The New Hampshire legislature maintains that local government control is best whenever possible because a one size fits all approach rarely works. There are a range of options for certain boards like the budget committee (none, advisory, official), departments (The town of Croydon disbanded their Police Department in 2020), and even if the town wants to have zoning regulations or not and wide latitude for what they might be.
In the US, 22.2% of homes are valued under $100k with New Hampshire only having 8.7% in that range. The result is that starter homes for young people trying to strike out on their own are often out of reach. A significant amount of people in NH are paying over 35% of their income on housing (20+% of people with a mortgage and 36+% of people who rent). The wide latitude to set local zoning rules has been a windfall for nimby policies which try to keep development to a minimum and have hindered the necessary growth which threatens to now push the less well off out of their homes as the local growth in government (taxes) outpace development for which to divide the burden.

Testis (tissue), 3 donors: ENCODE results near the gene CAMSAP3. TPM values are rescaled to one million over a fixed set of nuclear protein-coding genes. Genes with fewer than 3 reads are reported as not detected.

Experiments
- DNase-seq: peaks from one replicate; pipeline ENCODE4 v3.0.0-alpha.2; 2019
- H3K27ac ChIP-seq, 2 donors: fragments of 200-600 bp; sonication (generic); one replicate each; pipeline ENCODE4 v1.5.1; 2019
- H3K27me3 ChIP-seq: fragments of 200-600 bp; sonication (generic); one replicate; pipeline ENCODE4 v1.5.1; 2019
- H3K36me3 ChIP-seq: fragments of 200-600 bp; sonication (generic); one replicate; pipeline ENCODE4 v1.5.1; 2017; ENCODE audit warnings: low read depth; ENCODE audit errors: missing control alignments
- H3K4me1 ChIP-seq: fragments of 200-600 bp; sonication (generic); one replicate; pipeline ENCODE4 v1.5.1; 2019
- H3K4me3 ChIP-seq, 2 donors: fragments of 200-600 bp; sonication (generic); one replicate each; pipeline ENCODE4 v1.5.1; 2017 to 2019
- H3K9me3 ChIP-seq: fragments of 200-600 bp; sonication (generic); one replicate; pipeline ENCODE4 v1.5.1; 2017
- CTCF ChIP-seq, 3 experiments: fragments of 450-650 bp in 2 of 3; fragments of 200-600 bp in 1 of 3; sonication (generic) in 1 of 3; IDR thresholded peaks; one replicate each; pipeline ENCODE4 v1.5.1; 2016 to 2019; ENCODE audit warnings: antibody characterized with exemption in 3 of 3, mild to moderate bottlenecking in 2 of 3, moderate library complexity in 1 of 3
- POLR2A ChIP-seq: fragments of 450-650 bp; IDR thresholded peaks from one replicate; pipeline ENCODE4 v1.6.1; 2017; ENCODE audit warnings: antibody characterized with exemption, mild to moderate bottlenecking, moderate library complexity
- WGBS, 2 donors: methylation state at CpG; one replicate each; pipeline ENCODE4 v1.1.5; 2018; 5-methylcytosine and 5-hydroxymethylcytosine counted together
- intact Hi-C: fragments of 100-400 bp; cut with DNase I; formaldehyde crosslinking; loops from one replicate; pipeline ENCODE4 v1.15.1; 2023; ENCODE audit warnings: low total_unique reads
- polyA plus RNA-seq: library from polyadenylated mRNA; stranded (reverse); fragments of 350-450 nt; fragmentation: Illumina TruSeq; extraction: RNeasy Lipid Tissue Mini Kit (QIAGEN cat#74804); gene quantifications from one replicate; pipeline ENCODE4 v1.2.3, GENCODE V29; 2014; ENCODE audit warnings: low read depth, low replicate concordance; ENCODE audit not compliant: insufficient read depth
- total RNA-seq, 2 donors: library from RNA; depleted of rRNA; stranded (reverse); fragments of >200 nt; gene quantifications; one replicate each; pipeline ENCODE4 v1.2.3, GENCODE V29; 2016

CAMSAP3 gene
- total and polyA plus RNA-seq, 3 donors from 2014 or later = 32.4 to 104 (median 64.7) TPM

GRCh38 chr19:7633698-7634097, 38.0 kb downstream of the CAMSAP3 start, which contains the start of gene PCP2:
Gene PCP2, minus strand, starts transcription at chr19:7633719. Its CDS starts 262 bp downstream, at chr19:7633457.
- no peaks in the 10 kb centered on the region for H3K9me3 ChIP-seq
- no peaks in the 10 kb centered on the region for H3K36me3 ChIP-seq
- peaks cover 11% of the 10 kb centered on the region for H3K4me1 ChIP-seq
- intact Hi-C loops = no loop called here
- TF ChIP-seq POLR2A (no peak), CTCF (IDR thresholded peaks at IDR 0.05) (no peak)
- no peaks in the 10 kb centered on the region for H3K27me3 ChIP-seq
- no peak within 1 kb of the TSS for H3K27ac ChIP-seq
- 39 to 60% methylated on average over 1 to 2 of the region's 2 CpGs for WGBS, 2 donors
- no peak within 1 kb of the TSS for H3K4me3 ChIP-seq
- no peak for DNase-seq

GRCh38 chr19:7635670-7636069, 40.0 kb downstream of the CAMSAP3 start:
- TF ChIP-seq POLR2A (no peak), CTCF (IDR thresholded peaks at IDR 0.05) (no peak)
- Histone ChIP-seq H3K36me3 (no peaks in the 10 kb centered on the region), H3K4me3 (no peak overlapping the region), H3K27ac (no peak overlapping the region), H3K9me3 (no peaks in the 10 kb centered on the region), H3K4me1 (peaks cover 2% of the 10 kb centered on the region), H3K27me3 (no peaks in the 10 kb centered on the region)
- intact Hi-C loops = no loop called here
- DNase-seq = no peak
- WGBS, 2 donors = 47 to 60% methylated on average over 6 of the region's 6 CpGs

Some believe that the local zoning is there to “enhance” the public health and safety while others are more focused on using the calls to protect the general welfare to central plan what they view as “wise use” of the land. The law says that “[t]he state should provide a workable framework for the fair and reasonable treatment of individuals.” While some legislators fight for your ability to develop/build what you choose on your land (provided it isn’t a danger to others), many legislators argue for the towns to not be limited in their ability to control their residents' property. In 2016, the legislature required all towns to allow an Accessory Dwelling Unit (ADU) on single family lots in an effort to stem the tide of our housing issues, but it looks like the legislature is going to do too little too late to allow the housing development needed in NH which is smaller starter homes for <$100k.
If there are no safety concerns, should the size of your lot, the style of the home, the size of the home, the color of the home, and if you have a pool or not be up for a popular vote or do you have property rights? Are the “haves” in NH trying to keep out the “have-nots?” Will NH turn into a large country club for the rich or will the expanding taxes make people loosen their grip on what you can and cannot do on your property so younger/less affluent people could afford to live here?